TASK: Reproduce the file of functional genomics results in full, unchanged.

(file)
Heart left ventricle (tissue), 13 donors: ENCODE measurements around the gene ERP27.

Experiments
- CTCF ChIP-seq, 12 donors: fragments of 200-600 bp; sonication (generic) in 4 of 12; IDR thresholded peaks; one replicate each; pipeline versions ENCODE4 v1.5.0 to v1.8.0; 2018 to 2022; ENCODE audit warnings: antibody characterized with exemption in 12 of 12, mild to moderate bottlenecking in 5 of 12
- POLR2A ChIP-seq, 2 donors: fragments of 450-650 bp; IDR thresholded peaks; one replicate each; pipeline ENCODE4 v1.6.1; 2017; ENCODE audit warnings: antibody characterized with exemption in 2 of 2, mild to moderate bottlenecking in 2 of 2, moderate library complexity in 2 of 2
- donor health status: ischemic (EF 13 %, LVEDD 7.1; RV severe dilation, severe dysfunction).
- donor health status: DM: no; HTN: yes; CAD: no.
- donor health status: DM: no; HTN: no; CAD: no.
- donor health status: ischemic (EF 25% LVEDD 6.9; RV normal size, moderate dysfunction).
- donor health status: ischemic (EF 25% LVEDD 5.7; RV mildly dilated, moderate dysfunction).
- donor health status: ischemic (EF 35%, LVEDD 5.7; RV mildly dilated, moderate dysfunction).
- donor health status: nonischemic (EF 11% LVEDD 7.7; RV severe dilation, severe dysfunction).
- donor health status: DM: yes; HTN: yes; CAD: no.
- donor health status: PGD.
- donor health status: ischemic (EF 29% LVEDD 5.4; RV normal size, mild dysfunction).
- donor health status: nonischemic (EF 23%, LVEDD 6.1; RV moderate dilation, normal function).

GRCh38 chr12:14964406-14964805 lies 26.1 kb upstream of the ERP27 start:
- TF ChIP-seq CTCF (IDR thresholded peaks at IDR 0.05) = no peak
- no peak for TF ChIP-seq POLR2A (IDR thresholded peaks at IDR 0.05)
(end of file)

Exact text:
Heart left ventricle (tissue), 13 donors: ENCODE measurements around the gene ERP27.

Experiments
- CTCF ChIP-seq, 12 donors: fragments of 200-600 bp; sonication (generic) in 4 of 12; IDR thresholded peaks; one replicate each; pipeline versions ENCODE4 v1.5.0 to v1.8.0; 2018 to 2022; ENCODE audit warnings: antibody characterized with exemption in 12 of 12, mild to moderate bottlenecking in 5 of 12
- POLR2A ChIP-seq, 2 donors: fragments of 450-650 bp; IDR thresholded peaks; one replicate each; pipeline ENCODE4 v1.6.1; 2017; ENCODE audit warnings: antibody characterized with exemption in 2 of 2, mild to moderate bottlenecking in 2 of 2, moderate library complexity in 2 of 2
- donor health status: ischemic (EF 13 %, LVEDD 7.1; RV severe dilation, severe dysfunction).
- donor health status: DM: no; HTN: yes; CAD: no.
- donor health status: DM: no; HTN: no; CAD: no.
- donor health status: ischemic (EF 25% LVEDD 6.9; RV normal size, moderate dysfunction).
- donor health status: ischemic (EF 25% LVEDD 5.7; RV mildly dilated, moderate dysfunction).
- donor health status: ischemic (EF 35%, LVEDD 5.7; RV mildly dilated, moderate dysfunction).
- donor health status: nonischemic (EF 11% LVEDD 7.7; RV severe dilation, severe dysfunction).
- donor health status: DM: yes; HTN: yes; CAD: no.
- donor health status: PGD.
- donor health status: ischemic (EF 29% LVEDD 5.4; RV normal size, mild dysfunction).
- donor health status: nonischemic (EF 23%, LVEDD 6.1; RV moderate dilation, normal function).

GRCh38 chr12:14964406-14964805 lies 26.1 kb upstream of the ERP27 start:
- TF ChIP-seq CTCF (IDR thresholded peaks at IDR 0.05) = no peak
- no peak for TF ChIP-seq POLR2A (IDR thresholded peaks at IDR 0.05)